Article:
Susanne Gervay’s award winning stories have been recognized by the University of Canberra, Society of Women Writers, Southerly, Mattoid, Quadrant, Westerly, Voices (Australian National Library), Hermes and numerous literary university publications and included in the acclaimed Indian-Australian anthologies – Fear Factor: Terror Incognito; Alien Shores; Only Connect; Glass Walls. Her works are included in numerous anthologies globally.
Who are these editors?
Publisher: Orient Black Swan India
In a visionary new venture of literary collaboration, two writers, one a professor from the University of Delhi and one, an academic from the University of Technology Sydney, collaborated as editors in an anthology opening communication, creative and intellectual dialogue between India and Australia. Since then it has become a bi-annual anthology exciting reviews, discussions, academic and social debate on the issues of our time – terrorism, refugees, technology.
Meenakshi Bharat, University of Delhi, is a writer, translator, reviewer and critic. Some of her published books are: The Ultimate Colony: The Child in Postcolonial Fiction; Rushdie the Novelist; and three volumes of Indo-Australian short fiction entitled Fear Factor: Terror Incognito and Alien Shores: Tales of Refugees and Asylum Seekers;Only Connect.
Sharon Rundle is Chair of the University of Technology Sydney Writers’ Alumni; has served on the Board of Directors of the NSW Writers’ Centre; and is a founding member of Asia Pacific Writers and Translators. She coedited Alien Shores, Fear Factor, Only Connect and Glass Walls.
- 2010 – ‘Fear factor Terror Incognito’
- 2012 – ‘Alien Shores’
- 2015 – ‘Only Connect’
- 2019 – ‘Glass Walls’
As part of these anthologies, Susanne Gervay was invited to speak at Delhi University. She also with Meenakshi Bharat and Sharon Rundle spoke about Fear Factor: Terror Incognito in GOA at the Australian Indian Australian Studies – an extraordinary conference of friendship and intellectual debate with academics and writers from all over India and Australia.
David Malouf, Booker Prize winner, acclaimed poet and novelist Rosie Scott, journalist, writer and ABC radio presenter Sunil Badami, acclaimed indigenous author Anita Heiss are among the contributors.
Literary Short Stories
I’ve always written. However becoming a published writer was a different journey. When my beloved father died, I began writing stories for him. I wanted them published so that his legacy would continue beyond the grave. I spent hours in my local library reading the literary journals to see where I could send these stories. I joined the NSW Writers Centre and Fellowship of Australian Writers, formed my own writing critique group. Becoming a published writer started. My stories eventually were published in literary journals such as Southerly, Westerly, Quadrant, Mattoid and others. I won my first prize from the Society of Women Writers for ‘The Baby is Sweet’ which was published in the Sydney University journal ‘Southerly’ and other short story awards.
How do you write a great short story?
Eleven Doctors, eleven months, eleven stories: a year-long celebration of Doctor Who!
The most exciting names in children’s fiction each create their own unique adventure about the time-travelling Time Lord. Eoin Colfer has the first story in this 50th anniversary edition of Doctor Who.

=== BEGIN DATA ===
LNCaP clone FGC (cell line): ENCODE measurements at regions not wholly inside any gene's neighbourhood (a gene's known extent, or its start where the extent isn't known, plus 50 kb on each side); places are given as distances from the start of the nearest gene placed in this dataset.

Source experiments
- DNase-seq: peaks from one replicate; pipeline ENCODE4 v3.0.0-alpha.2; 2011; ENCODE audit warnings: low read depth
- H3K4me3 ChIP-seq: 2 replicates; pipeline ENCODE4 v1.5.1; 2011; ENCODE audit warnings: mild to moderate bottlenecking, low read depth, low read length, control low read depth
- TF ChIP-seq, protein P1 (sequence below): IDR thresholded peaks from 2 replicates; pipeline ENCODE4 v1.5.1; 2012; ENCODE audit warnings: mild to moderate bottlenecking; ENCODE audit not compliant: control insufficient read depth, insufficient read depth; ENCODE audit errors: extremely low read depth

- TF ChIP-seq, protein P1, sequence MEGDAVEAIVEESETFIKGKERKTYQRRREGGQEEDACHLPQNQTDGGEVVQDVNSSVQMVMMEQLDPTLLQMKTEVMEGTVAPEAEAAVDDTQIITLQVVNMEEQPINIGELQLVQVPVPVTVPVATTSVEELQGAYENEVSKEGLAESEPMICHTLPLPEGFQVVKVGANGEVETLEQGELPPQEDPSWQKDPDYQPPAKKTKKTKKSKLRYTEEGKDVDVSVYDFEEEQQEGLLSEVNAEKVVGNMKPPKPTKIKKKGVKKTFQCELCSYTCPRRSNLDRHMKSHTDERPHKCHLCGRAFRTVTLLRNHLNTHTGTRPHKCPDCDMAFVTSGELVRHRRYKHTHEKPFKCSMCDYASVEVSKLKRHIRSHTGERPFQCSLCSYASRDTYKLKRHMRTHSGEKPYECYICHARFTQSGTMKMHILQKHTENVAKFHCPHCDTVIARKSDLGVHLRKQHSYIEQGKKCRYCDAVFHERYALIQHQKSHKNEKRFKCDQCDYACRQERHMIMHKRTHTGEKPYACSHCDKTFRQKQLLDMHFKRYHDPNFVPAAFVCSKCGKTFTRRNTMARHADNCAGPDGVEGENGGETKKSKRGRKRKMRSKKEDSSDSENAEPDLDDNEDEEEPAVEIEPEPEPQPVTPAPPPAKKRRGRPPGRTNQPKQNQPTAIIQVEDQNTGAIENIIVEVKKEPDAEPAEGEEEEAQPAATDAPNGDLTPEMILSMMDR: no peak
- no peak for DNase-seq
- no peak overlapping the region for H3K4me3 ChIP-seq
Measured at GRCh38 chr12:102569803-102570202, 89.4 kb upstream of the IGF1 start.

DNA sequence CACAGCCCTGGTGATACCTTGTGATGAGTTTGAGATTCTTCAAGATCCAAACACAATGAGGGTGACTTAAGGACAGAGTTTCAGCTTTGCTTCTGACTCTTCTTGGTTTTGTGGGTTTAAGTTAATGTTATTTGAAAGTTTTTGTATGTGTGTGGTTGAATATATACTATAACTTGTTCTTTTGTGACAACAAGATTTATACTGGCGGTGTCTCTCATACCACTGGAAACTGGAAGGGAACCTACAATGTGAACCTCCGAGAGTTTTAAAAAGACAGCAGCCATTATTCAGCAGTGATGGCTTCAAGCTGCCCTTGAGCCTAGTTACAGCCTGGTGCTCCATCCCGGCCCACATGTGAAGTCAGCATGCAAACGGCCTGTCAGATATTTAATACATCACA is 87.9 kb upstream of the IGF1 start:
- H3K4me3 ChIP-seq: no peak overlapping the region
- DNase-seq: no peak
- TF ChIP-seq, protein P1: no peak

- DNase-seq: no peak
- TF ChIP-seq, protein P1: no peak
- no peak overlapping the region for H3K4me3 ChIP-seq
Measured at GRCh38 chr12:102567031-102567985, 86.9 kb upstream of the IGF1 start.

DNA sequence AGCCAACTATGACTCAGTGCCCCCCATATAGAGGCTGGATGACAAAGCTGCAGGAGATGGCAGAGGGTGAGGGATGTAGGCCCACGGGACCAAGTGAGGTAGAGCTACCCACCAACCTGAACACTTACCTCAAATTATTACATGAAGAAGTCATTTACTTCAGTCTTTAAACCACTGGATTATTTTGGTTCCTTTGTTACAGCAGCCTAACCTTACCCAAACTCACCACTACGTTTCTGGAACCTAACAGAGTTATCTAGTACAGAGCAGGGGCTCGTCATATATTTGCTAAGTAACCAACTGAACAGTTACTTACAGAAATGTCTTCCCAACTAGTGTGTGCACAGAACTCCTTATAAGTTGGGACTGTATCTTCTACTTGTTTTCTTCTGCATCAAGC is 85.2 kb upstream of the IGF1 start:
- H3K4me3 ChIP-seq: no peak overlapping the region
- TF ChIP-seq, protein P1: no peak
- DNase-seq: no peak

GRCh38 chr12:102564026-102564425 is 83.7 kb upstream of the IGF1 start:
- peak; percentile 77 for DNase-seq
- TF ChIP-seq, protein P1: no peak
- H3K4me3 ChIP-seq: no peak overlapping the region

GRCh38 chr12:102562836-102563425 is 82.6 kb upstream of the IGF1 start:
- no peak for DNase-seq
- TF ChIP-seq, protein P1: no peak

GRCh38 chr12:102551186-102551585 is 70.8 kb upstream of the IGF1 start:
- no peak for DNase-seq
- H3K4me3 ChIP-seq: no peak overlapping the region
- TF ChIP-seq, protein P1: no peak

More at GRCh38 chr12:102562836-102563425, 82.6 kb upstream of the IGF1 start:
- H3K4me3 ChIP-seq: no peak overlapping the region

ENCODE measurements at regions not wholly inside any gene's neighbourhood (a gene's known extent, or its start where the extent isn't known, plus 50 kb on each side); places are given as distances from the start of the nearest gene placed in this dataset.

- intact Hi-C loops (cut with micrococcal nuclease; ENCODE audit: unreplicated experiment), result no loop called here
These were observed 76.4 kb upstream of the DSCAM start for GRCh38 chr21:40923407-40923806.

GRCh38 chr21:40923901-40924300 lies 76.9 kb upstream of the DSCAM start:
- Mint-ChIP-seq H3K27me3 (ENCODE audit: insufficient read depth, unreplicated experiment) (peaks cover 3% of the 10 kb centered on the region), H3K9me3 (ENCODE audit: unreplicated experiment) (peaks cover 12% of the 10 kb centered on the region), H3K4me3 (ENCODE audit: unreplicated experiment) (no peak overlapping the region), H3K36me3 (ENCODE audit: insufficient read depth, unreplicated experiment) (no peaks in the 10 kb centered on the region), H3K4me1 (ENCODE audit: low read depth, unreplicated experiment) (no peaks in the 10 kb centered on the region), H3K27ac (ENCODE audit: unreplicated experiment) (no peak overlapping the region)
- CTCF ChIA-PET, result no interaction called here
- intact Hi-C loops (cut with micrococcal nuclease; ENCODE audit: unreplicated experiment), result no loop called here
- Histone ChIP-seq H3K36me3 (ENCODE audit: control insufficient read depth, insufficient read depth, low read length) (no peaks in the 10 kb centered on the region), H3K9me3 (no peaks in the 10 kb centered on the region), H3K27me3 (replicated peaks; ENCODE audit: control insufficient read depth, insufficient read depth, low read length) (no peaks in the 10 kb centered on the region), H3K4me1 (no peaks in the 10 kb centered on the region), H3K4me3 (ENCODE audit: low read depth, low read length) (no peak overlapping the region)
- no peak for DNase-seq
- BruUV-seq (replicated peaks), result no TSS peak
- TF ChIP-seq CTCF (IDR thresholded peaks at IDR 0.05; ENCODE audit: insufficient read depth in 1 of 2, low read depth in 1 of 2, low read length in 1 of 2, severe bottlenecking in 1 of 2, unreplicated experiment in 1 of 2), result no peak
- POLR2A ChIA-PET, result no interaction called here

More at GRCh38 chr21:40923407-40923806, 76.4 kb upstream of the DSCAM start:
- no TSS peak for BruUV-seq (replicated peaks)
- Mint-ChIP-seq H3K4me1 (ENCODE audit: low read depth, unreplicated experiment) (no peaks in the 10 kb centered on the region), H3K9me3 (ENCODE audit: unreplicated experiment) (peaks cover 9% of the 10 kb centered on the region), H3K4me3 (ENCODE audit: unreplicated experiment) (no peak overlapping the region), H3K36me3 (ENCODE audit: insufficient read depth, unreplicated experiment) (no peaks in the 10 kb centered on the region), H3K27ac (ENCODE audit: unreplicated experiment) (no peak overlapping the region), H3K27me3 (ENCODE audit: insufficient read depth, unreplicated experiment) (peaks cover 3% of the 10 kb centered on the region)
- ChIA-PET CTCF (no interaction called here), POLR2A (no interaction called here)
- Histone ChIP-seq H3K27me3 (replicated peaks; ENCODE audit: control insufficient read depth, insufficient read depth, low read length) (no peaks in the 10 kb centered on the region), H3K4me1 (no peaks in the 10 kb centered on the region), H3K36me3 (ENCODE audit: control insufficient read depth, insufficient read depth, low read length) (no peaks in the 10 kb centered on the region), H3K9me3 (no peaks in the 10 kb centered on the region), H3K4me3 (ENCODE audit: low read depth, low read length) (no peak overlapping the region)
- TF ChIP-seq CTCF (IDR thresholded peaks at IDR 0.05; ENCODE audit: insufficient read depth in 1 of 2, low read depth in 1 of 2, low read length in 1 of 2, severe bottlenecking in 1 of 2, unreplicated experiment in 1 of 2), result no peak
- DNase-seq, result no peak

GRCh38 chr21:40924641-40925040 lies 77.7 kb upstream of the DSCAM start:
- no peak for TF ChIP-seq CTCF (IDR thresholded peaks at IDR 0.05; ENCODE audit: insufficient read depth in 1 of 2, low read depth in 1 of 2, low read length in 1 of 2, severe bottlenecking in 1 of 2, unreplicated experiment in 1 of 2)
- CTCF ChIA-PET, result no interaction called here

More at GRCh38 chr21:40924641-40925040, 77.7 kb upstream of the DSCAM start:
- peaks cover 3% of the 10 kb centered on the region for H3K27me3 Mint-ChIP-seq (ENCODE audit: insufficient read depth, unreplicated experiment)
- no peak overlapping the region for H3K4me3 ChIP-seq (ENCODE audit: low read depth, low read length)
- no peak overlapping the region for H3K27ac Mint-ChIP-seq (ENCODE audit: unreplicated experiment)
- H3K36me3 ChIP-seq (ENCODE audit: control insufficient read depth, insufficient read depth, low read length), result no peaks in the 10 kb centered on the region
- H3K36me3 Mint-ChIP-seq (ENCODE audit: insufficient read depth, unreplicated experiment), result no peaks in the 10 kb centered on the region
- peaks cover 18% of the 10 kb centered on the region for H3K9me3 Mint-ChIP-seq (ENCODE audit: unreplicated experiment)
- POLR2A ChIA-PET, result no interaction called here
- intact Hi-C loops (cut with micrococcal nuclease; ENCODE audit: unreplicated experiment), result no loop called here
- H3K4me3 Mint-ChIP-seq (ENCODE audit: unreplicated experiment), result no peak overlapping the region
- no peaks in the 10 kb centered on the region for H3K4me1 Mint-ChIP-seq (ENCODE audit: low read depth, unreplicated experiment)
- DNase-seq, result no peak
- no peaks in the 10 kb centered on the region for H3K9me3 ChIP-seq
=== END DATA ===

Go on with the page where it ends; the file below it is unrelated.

Here is Eoin being interviewed by Susanne Gervay when he was on his Australian tour at Sydney Harbour.
Susanne loves writing short stories
There needs to be an idea, strong themes, significant characters, the challenge, conflict and that satisfying end which can be good, bad, or in between.
What is the driving force in Susanne’s short stories?
It’s called heart – wanting to explore the world with young people.
Why are short stories great to read?
Well written short stories are like a delicious small meal. You read, digest, enjoy, think and re-think about what the short story is about and the ideas in it. Then you’re ready to get on with other things.
A novel is more like a banquet – it can take all day to eat and digest. There’s second and third courses that you can spread out over days and weeks and even longer.
Both are great, but a short story is so delicious and very quick.
Writing for great causes
Susanne together with wonderful authors and illustrations such as Shaun Tan, James Roy, Andy Griffiths, Terry Denton, James Maloney, Sally Rippin, Meredith Costain, Barry Jonsworth, Janeen Brian, Frane Lessac … and so many more … have contributed to anthologies for great causes including:-
Peace Story published edited by published Siobhan Parkinson and Valerie Coghlan by Nami Books South Korea, (ISBN 978 89 91591 46 2) to support International Books for Young People IBBY under the auspices of the United Nations.
Inside Peace STORY
Short and Scary published by Black Dog Books, edited by Karen Tayleur published by Black Dog Books ISBN (9781 7420 31330) to support Big Brothers, Big Sisters Charity.
Reaching Out; messages of hope edited by Mariah Kennedy published by HarperCollins (ISBN 9780733 331 923) to raise awareness and funds for UNICEF Australia.
Short edited by Lili Wilkinson published by Black Dog Books to (ISBN 9781742030340) in support of youth mentoring programs.
Lunar Rose – short story by Susanne Gervay in Short and Scary
- Launched by His Excellency the Australian High Commissioner to India Mr Barry O’Farrell AO
- Introduction by the Consul-General of India in Sydney, Mr Manish Gupta
- Stories from Indian, Australian and writers from the sub continent.
The stories have been compiled and edited by Dr Sharon Rundle and Indranil Halder while the web creator and editor is Helen Whitehead.